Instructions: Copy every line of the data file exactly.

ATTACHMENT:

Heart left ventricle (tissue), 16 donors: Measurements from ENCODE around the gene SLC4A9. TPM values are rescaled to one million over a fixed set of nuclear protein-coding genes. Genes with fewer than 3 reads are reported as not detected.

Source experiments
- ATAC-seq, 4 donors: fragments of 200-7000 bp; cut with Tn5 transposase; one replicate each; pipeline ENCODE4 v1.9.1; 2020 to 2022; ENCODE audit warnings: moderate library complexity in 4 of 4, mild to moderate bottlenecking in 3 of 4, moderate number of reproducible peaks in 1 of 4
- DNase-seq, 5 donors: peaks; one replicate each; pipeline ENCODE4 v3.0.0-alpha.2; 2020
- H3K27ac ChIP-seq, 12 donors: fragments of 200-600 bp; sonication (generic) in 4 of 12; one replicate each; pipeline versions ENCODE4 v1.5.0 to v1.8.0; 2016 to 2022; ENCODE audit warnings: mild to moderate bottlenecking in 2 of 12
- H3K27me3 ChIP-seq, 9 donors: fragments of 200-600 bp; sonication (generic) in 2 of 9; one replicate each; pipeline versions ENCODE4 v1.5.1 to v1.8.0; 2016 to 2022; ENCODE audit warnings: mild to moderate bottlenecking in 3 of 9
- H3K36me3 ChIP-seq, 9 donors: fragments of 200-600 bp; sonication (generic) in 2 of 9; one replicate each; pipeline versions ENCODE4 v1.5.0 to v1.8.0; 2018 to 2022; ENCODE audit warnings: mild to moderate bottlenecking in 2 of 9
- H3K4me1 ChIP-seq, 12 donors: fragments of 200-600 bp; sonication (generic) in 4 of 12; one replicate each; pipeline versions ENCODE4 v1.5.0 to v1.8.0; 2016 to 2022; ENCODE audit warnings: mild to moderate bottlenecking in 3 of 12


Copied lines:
Heart left ventricle (tissue), 16 donors: Measurements from ENCODE around the gene SLC4A9. TPM values are rescaled to one million over a fixed set of nuclear protein-coding genes. Genes with fewer than 3 reads are reported as not detected.

Source experiments
- ATAC-seq, 4 donors: fragments of 200-7000 bp; cut with Tn5 transposase; one replicate each; pipeline ENCODE4 v1.9.1; 2020 to 2022; ENCODE audit warnings: moderate library complexity in 4 of 4, mild to moderate bottlenecking in 3 of 4, moderate number of reproducible peaks in 1 of 4
- DNase-seq, 5 donors: peaks; one replicate each; pipeline ENCODE4 v3.0.0-alpha.2; 2020
- H3K27ac ChIP-seq, 12 donors: fragments of 200-600 bp; sonication (generic) in 4 of 12; one replicate each; pipeline versions ENCODE4 v1.5.0 to v1.8.0; 2016 to 2022; ENCODE audit warnings: mild to moderate bottlenecking in 2 of 12
- H3K27me3 ChIP-seq, 9 donors: fragments of 200-600 bp; sonication (generic) in 2 of 9; one replicate each; pipeline versions ENCODE4 v1.5.1 to v1.8.0; 2016 to 2022; ENCODE audit warnings: mild to moderate bottlenecking in 3 of 9
- H3K36me3 ChIP-seq, 9 donors: fragments of 200-600 bp; sonication (generic) in 2 of 9; one replicate each; pipeline versions ENCODE4 v1.5.0 to v1.8.0; 2018 to 2022; ENCODE audit warnings: mild to moderate bottlenecking in 2 of 9
- H3K4me1 ChIP-seq, 12 donors: fragments of 200-600 bp; sonication (generic) in 4 of 12; one replicate each; pipeline versions ENCODE4 v1.5.0 to v1.8.0; 2016 to 2022; ENCODE audit warnings: mild to moderate bottlenecking in 3 of 12